For the last 10 years or so we have had 3 key brands fighting for marketplace dominance in the higher echelon winter parka category. Most will already know these brands – Canada Goose, Moncler and Parajumpers. I’ve known them all for a good 10 years at least possibly 20 or more for Goose and Moncler.
I think around 7 years ago now I ventured out to buy a quality parka – Moncler had a shop on Sloane street still, and Canada Goose was stocked in Harrods and Harvey Nicks, Parajumpers I could only find on the Internet really, although there were a couple of sometime stockists in the North of England, but with very little choice, and never the right size available.
I started on Sloane street and tried a number of coast in the Moncler store. Whatever I tried either pinched under the armpits – sleeves seemed very narrow cut too with little room for manoeuvre and alsoe had weird radial movement for the shoulders – a similar problem I have encountered with some designs of Belstaff jackets – in that it is somewhat and somehow difficult to lift your arms above your head – those jackets seem to be cut in such a way as to restrict movement. In any case I did my usual 5 Fs checks at Moncler (Fabric, Fit, Finish, Form, Function) and for whatever reason I wasn’t quite feeling it. I could not put my finger on it entirely, but a big part of it was the restrictive movement – and the fabric seemed prone to creasing too if I remember correct.
So I next shot down the secret short-cut route to Harrods (Basil Street) and had a look in their menswear section for Canada Goose. There was a reasonable selection available and fit and finish seemed really good – they’re cut a lot looser than Moncler. The fabric also seemed more hard-wearing, and overall the garment looked like it would last longer and feel more comfortable than the Moncler, so nothing wrong with the quality here or any of the 5 Fs exactly. Yet there was something here that I felt that was missing – if you remove the badge from a Canada Goose coat, they’re mostly really standard and quite plain looking – there is no clever detailing or particularly smart technical features – it’s all a little plain vanilla. Canada Goose seems to be the most popular at the moment – particularly with the hip-hop and grime fraternities, but I don’t really see sufficient design differentiation – it seems to be all about the badge somehow?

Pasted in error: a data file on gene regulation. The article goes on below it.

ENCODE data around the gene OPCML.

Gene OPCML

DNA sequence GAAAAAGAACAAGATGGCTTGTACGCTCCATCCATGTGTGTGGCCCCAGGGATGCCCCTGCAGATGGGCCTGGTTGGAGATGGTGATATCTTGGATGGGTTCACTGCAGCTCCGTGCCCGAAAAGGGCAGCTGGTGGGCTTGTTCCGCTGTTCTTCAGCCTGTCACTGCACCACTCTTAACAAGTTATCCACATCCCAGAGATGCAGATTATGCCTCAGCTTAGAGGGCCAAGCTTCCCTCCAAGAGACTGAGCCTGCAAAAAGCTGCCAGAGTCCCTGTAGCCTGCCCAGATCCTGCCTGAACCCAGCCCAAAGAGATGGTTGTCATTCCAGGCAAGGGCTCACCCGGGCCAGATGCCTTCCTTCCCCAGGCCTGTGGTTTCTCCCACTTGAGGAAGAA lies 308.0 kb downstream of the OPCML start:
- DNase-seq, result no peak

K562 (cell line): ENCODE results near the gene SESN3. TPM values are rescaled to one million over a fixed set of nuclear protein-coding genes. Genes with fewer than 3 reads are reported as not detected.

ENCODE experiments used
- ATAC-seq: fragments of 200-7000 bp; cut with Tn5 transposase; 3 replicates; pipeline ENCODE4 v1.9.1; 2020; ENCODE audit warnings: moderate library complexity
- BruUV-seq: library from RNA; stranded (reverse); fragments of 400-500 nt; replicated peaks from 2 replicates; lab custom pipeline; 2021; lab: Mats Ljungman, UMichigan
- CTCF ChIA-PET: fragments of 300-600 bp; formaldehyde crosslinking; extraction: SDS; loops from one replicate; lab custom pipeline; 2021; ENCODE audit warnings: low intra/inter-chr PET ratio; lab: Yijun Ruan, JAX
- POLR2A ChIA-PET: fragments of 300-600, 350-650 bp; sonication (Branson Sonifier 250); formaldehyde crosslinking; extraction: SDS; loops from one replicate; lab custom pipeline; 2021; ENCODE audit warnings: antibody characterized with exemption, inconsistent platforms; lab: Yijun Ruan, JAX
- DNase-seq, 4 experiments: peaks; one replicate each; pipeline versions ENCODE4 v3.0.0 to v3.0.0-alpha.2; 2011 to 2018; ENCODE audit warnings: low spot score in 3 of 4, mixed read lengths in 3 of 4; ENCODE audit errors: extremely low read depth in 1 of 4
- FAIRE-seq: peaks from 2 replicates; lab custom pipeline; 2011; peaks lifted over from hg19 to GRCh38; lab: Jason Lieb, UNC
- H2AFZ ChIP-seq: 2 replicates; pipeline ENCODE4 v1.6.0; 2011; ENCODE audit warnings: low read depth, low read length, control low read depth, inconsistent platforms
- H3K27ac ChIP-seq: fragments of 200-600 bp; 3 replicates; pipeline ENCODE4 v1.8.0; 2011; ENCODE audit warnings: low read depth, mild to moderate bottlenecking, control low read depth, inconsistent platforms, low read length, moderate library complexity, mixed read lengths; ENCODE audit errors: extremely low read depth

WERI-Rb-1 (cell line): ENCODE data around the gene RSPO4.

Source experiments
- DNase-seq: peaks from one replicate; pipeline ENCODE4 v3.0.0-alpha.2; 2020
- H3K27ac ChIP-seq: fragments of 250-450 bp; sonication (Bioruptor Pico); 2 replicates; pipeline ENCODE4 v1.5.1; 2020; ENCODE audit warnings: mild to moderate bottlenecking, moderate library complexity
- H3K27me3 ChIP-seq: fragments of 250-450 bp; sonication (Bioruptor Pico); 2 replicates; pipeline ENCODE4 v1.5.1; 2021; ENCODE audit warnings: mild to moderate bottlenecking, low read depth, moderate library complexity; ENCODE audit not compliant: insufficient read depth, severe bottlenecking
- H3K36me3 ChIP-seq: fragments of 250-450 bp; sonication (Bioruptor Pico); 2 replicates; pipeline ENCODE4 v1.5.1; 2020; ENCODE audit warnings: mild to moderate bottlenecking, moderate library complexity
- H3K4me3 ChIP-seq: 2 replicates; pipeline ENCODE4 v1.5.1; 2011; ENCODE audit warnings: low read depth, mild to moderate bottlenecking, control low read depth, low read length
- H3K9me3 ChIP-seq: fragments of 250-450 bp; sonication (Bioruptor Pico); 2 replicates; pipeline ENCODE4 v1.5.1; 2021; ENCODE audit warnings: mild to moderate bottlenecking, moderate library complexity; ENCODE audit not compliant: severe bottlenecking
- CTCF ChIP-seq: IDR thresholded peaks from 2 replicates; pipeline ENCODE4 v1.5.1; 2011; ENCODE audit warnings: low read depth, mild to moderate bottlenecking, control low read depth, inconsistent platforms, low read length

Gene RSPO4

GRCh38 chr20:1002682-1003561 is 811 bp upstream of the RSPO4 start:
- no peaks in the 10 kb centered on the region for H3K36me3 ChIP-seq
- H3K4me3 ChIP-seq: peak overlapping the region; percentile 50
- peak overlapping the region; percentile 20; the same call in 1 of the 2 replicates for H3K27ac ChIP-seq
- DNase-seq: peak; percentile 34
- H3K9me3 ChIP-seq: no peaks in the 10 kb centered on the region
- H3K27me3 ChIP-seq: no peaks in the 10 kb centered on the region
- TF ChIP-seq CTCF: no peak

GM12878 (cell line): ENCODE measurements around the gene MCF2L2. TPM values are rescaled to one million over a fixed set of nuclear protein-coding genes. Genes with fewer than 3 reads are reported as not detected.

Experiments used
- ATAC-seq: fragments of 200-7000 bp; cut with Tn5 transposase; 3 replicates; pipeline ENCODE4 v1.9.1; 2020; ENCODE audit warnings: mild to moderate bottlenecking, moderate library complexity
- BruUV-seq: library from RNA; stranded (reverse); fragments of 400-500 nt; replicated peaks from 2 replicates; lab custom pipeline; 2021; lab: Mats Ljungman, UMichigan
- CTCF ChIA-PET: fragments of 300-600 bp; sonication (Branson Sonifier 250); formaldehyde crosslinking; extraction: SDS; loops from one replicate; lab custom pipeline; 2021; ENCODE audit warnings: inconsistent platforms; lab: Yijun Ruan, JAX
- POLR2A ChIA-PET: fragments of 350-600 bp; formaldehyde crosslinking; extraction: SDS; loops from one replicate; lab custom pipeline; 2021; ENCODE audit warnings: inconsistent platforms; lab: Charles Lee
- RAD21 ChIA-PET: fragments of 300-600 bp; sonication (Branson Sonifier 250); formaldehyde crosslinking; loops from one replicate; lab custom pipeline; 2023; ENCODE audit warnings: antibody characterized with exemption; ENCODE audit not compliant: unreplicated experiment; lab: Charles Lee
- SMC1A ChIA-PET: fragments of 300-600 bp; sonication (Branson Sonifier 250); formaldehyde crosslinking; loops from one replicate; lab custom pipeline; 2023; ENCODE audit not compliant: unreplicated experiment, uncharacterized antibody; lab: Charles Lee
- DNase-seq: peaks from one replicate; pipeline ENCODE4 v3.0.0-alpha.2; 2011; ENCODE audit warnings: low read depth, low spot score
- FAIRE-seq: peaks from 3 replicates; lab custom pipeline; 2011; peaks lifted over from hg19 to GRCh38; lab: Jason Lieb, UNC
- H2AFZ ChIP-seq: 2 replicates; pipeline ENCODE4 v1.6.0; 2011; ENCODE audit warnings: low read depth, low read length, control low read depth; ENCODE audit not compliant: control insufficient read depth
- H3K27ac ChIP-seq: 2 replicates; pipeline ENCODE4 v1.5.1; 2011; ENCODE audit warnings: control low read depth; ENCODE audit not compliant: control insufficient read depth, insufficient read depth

What sets Parajumpers above these two brands is the technical quality of its garments and amazing attention to detail. The flagship coats benefit from really cool quick-release Snap-Hook neck fastenings borrowed from climbing harnesses – there are 2 versions – and both work really well. Then there’s all those hidden pockets, zipped-vents, and double-taping on snap fixtures to make it easier to open and close those poppers. The construction of the garments tends to be superior, with tailored pockets rather than the more typical patch pockets. Parajumpers definitely have a look of their own even without the badges. While I feel that Canada Goose and Moncler are slightly more generic.
For me Parajumpers easily wins out across the board but in particular:
Technical Details – Snap Hook, Hidden Pockets, Vents, Double-Taped Snaps
Eco Alternatives – All the Main Parajumper coats come with eco alternative which use no animal products – i.e. no leather or fur, but hard-wearing and high quality alternatives
Price! – Parajumpers typically the lowest cost of these three
In fact I actually don’t particularly like the button closure of the Kodiak – I prefer and have The Masterpiece Right Hand and Harraseeket which would be my top recommendations and they are even lower cost – each has its functional advantages. Both those coats presently look and function as good as new despite years of constant wear.
If you are about to buy a Canada Goose or Moncler coat, I would ask that you consider Parajumpers too. If you’re anything like me, you will surely be delighted with the right choice!